02:26 GMT28 January 2020
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    The British government will face a judicial review after the High Court voted in favor of a legal challenge against the UK's licensing of arms to Saudi Arabia.

    The outcome announced on the June 30 is that it will be allowed to proceed to judicial review. The challenge was brought by Campaign Against Arm Trade (CAAT), who were represented by human rights lawyers, Leigh Day.

    ​A range of international organizations including a UN panel of experts, the European Parliament and other humanitarian NGOs have condemned the ongoing Saudi airstrikes in Yemen and said that they are unlawful.

    There were several violations of international humanitarian law (IHL), including a failure to take all precautions during attacks, as required by IHL. Attacks caused disproportionate harm to civilians and civilian objects.

    The UN panel investigating the airstrikes accused the Saudi-led coalition of widespread and systematic attacks on civilian targets. Finally, a failure to adhere to the principle of distinction and/or the targeting of civilians and civilian objects and those not directly participating in hostilities, including facilities necessary to meet basic humanitarian needs such as electricity and water-processing plants.

    ​"It is imperative that the UK is held to account for its complicity in the destruction of Yemen. A growing body of evidence shows that Saudi Arabia has repeatedly breached international humanitarian law, yet the [British] government has continued to arm the regime, making a mockery of its own legislation. It must end the arms sales and suspend all military licenses to Saudi Arabia," Andrew Smith of Campaign Against Arms Trade told Sputnik.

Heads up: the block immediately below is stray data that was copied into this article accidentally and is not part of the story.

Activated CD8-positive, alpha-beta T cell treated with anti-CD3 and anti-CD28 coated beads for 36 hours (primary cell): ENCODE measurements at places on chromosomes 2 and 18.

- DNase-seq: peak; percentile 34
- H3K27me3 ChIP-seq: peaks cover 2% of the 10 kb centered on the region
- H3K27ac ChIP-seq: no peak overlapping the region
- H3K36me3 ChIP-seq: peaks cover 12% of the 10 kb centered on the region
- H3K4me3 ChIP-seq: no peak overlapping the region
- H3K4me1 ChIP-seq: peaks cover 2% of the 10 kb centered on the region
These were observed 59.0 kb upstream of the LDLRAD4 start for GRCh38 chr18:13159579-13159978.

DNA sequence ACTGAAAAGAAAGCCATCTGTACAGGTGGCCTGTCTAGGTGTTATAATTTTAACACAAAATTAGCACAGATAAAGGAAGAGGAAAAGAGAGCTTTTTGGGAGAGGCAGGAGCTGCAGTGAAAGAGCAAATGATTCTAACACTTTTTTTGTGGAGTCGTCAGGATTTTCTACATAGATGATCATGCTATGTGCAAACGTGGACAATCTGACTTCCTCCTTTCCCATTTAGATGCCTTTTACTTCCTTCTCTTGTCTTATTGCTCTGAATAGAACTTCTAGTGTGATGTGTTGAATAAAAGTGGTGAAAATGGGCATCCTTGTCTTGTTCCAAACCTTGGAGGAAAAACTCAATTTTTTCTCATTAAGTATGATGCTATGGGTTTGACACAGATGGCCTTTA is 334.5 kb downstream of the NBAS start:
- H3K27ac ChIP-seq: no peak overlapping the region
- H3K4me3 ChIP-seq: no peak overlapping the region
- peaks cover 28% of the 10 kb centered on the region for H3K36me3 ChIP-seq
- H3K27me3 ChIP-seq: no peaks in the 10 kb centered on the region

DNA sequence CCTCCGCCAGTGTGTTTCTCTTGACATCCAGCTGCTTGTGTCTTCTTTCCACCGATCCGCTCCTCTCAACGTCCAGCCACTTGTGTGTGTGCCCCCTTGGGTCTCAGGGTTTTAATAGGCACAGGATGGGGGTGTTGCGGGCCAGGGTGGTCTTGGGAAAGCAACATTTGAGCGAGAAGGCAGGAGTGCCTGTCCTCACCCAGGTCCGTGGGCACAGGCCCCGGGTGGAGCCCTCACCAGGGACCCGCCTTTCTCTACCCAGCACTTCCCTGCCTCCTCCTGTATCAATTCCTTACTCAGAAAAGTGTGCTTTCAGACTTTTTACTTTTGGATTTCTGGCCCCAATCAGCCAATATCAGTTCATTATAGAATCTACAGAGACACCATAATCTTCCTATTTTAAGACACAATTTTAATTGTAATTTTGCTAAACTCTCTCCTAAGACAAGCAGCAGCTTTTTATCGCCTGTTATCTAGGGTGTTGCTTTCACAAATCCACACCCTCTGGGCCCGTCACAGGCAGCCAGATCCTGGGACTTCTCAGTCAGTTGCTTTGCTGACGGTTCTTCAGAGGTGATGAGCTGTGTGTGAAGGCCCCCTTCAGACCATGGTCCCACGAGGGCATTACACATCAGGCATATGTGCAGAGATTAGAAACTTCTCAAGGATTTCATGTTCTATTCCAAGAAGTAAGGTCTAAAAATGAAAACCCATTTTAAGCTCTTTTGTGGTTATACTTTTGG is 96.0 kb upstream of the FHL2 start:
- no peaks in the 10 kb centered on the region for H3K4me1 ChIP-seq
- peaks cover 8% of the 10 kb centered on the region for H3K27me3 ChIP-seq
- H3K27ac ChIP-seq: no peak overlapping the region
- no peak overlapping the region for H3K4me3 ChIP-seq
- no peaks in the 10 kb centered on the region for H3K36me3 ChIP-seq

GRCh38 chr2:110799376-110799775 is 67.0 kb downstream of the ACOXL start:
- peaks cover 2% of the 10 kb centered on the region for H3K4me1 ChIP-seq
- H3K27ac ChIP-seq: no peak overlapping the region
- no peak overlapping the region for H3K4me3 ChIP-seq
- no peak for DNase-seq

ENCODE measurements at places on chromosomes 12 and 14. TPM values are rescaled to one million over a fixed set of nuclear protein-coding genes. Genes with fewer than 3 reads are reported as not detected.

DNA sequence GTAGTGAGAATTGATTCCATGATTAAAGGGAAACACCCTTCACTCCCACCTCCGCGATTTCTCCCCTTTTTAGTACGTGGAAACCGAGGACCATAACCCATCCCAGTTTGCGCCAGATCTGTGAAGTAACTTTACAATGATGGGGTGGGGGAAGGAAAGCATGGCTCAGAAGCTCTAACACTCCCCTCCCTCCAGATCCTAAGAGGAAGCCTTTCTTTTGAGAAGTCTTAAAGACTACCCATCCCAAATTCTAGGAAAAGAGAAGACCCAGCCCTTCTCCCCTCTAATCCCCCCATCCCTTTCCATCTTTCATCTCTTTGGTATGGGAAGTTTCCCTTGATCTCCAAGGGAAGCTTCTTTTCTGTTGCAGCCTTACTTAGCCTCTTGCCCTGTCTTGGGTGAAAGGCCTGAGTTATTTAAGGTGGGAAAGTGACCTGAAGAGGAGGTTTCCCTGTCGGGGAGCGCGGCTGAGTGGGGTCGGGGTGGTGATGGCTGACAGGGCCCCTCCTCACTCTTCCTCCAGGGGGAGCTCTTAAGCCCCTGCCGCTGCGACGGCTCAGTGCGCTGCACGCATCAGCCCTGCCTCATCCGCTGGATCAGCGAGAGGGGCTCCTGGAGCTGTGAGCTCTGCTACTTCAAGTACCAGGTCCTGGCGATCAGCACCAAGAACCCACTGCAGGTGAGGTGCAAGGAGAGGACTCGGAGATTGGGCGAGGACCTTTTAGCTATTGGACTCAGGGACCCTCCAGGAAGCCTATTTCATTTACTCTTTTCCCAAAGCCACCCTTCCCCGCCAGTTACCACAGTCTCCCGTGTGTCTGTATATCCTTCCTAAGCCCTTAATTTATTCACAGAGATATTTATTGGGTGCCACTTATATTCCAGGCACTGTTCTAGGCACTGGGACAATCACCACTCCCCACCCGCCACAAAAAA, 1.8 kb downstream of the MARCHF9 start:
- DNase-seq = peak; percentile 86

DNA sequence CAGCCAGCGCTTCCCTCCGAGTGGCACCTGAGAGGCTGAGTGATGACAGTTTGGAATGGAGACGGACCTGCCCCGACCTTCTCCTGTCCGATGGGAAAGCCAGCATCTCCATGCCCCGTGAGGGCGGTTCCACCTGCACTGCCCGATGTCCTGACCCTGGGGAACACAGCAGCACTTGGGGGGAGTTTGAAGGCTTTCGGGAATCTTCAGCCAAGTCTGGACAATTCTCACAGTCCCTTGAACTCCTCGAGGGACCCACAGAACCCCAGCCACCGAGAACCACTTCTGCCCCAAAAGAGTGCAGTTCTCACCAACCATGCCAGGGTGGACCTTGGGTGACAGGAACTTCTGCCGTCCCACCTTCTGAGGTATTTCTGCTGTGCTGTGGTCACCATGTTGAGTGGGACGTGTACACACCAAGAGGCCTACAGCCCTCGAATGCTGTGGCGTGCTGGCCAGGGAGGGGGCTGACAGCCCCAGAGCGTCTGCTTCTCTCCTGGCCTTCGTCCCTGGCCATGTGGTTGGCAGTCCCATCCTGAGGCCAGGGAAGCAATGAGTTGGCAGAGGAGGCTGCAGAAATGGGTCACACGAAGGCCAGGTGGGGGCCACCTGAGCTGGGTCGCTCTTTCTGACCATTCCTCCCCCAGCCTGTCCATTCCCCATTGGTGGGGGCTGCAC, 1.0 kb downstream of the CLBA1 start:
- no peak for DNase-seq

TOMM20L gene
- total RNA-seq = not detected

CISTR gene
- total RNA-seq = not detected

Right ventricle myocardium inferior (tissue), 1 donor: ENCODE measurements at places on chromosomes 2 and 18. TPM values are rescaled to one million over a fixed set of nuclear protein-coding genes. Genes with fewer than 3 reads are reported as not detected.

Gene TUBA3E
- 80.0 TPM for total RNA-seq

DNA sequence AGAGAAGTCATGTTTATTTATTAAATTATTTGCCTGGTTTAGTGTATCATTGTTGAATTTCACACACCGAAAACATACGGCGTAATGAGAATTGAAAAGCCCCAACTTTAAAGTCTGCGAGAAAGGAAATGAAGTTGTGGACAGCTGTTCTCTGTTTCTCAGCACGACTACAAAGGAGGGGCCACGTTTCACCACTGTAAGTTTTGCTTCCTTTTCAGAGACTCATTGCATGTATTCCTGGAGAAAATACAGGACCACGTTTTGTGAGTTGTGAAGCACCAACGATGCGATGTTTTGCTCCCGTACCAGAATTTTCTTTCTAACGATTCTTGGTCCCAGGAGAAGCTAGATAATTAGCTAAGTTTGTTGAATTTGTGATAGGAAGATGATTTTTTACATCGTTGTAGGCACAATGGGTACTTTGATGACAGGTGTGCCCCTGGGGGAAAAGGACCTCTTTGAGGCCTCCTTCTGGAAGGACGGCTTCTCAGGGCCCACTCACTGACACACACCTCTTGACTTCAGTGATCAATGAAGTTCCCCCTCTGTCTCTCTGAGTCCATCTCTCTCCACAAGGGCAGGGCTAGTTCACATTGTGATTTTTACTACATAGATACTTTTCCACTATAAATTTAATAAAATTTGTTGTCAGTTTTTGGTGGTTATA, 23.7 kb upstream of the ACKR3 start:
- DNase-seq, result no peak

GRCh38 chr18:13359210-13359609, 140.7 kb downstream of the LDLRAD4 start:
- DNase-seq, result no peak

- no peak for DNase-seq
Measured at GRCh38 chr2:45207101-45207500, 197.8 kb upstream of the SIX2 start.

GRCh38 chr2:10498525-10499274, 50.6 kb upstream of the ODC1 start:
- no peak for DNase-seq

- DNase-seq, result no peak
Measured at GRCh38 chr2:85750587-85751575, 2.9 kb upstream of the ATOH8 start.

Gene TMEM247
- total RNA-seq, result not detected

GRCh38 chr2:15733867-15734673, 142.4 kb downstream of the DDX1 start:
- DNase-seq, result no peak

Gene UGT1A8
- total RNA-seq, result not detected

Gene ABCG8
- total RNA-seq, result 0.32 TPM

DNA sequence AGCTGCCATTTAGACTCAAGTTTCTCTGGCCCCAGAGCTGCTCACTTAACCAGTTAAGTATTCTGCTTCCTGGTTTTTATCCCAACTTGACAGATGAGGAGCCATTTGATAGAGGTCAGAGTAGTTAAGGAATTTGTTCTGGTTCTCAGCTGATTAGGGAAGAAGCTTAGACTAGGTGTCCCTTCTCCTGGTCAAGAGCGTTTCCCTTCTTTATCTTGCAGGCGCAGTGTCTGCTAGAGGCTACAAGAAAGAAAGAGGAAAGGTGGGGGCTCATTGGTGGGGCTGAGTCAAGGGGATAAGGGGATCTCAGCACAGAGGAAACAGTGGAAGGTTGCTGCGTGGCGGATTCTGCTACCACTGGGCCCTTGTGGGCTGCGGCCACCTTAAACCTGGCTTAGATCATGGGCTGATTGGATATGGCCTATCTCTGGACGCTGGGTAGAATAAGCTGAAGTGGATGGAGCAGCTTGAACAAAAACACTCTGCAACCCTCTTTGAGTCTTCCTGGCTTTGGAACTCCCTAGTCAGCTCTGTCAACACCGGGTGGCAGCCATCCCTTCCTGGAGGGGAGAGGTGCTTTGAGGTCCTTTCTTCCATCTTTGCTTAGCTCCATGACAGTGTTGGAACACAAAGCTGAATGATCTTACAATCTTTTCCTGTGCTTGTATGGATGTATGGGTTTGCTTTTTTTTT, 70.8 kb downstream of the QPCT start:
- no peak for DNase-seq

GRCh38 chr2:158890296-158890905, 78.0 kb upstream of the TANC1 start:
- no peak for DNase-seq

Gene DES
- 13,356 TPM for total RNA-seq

​Despite this, the UK government has licensed over US$3.8 billions (£2.8bn) worth of arms since the bombing of Yemen began. There have also been allegations made that the UK has sold cluster bombs to the Saudi Arabian government, which are illegal and banned under the Convention of Cluster Munitions of which the UK is a signatory, and have caused the deaths of thousands of civilians many of them children.

    ​On the announcement that a judicial review will be heard, Andrew Smith from CAAT said:

    "Very glad that our claim was upheld, but we also believe that these arms deals should never have happened in the first place… Saudi Arabia has had a terrible human rights record for far too long. The UK has put the arms deals ahead of the people. If the government care, then it must finally stop arming the Saudi regime," Smith told Sputnik.

    "I think the judicial review exposes the political and military ties in the UK and Saudi Arabia which people in Yemen are paying the price for at the moment."

    Ultimately this judicial review is all about saving people's lives. Andrew Smith hopes that this will lead to the prevention of more deaths in Yemen.


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    civilian casualties, arms deal, people, humanitarian crisis, war, Campaign Against Arms Trade (CAAT), UK High Court, Great Britain, United Kingdom, Saudi Arabia, Yemen
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